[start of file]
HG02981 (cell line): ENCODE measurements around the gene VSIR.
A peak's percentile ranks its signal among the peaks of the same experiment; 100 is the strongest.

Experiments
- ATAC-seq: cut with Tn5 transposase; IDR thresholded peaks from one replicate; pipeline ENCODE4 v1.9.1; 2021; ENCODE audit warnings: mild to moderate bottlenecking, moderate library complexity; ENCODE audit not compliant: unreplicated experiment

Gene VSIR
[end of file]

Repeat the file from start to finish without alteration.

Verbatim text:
HG02981 (cell line): ENCODE measurements around the gene VSIR.
A peak's percentile ranks its signal among the peaks of the same experiment; 100 is the strongest.

Experiments
- ATAC-seq: cut with Tn5 transposase; IDR thresholded peaks from one replicate; pipeline ENCODE4 v1.9.1; 2021; ENCODE audit warnings: mild to moderate bottlenecking, moderate library complexity; ENCODE audit not compliant: unreplicated experiment

Gene VSIR